Wednesday, January 12, 2011

Coming Events, Part One

s
Neyland Stadium on a pretty day
This is a bit out of the ordinary for this blog. To get where we are going with this post, the story starts high above the banks of the Tennessee River. Very high. So high, in fact, it is lovingly referred to as the "nose bleed" section of Neyland Stadium. This particular portion is on the southern end of the stadium, poised high in the sky and generally reserved for the fans wearing the wrong color. This is where I generally sit for my every-other year game. It was at just such a game in 1990 that our story begins.

First, there were the curses hurled in our direction from what I could only assume were drunken students as we walked to the game. Our group included my seven-year-old daughter and I was not amused. Once we entered the stadium and the game began, the abuse moved to the field. There was hope until the second half kick-off and then Dale Carter meandered his way toward the south end zone securing a victory for the home crowd.

I don't even want to talk about it.
Then the rains came. Not simply a shower or even a passing storm. This was a downpour of Biblical proportions. One could guess that God was not happy, but 100,000 Vol fans certainly were. By the time the game was over, UT had won 45-3. My party left early only to endure more chants of an obscene sort and to wade precariously and dejectedly back to our cars.

So why would I bring this up now? What could this have to do with a downtown blog over twenty years later? Well, sometime in the second half, sometime after the on-the-field pain was simply too much to bear, my friend and I looked over the southern end of the stadium toward the Tennessee River. Did it pass through our minds that a better fate might await us if we jumped? Would the crowd have cheered if we had? No friends, what we saw was much more important and brings us to our topic today: Massive, unfiltered, completely contaminated oceans of runoff from downtown spewing its venom into the Tennessee River.

One of my companions that day was my friend DeWayne, who may not remember this conversation, though I am certain he remembers the day. DeWayne is an engineer from the state of Florida and is certainly no bleeding-heart environmentalist. DeWayne is, God love him, about a hundred thousand miles to my right on any issue you might name. He was disgusted at what he saw as we peered over the edge into the abyss. He assured me the state of Florida would never allow that kind of runoff to contaminate a river.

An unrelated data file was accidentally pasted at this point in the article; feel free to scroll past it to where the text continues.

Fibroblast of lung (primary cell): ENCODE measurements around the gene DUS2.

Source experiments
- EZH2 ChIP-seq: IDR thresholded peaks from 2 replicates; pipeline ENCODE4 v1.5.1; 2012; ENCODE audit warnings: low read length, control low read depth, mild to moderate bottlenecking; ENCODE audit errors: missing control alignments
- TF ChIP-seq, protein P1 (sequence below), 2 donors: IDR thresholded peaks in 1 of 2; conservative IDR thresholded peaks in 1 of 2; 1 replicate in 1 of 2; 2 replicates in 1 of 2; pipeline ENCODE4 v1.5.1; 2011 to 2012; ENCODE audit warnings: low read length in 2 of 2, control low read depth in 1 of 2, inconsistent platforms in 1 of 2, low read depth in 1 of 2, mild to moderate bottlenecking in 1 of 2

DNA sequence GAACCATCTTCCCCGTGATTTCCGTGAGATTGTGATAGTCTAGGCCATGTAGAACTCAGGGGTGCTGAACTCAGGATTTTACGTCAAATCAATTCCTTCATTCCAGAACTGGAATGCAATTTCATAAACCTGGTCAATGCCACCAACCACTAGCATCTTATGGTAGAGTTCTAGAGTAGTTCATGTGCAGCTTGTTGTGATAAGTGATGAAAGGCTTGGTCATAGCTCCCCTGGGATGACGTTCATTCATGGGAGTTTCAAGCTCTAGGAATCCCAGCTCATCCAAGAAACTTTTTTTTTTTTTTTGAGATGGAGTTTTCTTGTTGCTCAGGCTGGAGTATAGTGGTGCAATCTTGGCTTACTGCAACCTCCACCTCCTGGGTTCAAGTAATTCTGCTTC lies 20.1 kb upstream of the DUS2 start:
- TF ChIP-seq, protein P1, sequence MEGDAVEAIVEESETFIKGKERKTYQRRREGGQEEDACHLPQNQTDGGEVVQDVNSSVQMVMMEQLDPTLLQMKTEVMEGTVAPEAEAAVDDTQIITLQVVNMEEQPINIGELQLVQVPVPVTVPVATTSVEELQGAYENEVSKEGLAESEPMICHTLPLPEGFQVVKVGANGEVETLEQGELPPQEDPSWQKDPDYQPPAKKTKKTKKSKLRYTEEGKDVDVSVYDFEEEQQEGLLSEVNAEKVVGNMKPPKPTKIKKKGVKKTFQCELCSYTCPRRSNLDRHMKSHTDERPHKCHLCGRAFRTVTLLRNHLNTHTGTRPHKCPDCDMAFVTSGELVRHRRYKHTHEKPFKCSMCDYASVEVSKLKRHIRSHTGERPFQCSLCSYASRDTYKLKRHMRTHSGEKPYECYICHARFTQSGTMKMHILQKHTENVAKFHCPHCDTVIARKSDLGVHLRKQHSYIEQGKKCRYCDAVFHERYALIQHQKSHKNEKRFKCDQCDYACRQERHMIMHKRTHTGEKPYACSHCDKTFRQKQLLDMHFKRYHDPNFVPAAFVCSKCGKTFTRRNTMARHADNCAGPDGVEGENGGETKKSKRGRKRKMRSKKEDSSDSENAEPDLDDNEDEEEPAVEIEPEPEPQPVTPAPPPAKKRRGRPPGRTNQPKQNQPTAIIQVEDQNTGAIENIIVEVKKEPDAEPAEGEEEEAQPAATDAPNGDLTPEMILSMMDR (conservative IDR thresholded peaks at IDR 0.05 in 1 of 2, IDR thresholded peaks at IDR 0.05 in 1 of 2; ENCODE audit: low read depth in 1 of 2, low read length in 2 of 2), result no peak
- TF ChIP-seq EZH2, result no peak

It was the first time I realized that oils from cars and all kinds of surface contaminants poison our waterways. It was the first time I heard the words "retention pond." I later learned that some boat owners do not like to put their boats in the river because they have to clean the oil off the hulls after an excursion. I didn't know very much about the problem and I'm not sure I'm more knowledgeable now, but I've been much more aware since that day. I only thought the most important thing for me happened on the field.

So, here we are twenty years later. Knoxville has hopefully come a long way since then in dealing with such issues. I have a feeling we have a long way to go, yet. There is a group dedicated to improving our water quality and they host a number of good events. Parci, one of my faithful readers, has e-mailed me several times requesting a plug for the cause. I think it is an important one.

River rescue cleans streams, rivers and shorelines.
The Knox County Water Quality Forum sponsors a number of events all designed to clean up our waterways, small and large. They are the folks who bring us the River Rescue events. That was the only event I had personally tuned into before Parci began to ever-so-gently enlighten me.

It turns out they sponsor a number of events including one next week which examines creative - yes, even artistic - ways to use trash! It happens at the Bearden branch of the public library. You can read about it at the link above. Soon they will sponsor another major event that will happen right here in downtown. It's called the Rainy Day Brush Off and I've promised Parci I will pass the word along as it nears. Something tells me she won't let me forget!
Enhanced by Zemanta

Labels: , , , , ,

2 Comments:

At January 14, 2011 at 6:42 PM , Anonymous Anonymous said...

Thanks for this post. I love the way you have made the connection about how what happens in the watershed has a direct impact on our rivers and creeks! Hey...also thanks for giving the Water Quality Forum a shout out. Ya'll come on down to the Trash to Treasure event!
Parci

 
At January 14, 2011 at 8:47 PM , Anonymous Anonymous said...

Fantastic post!

 

Post a Comment

Subscribe to Post Comments [Atom]

Links to this post:

Create a Link

<< Home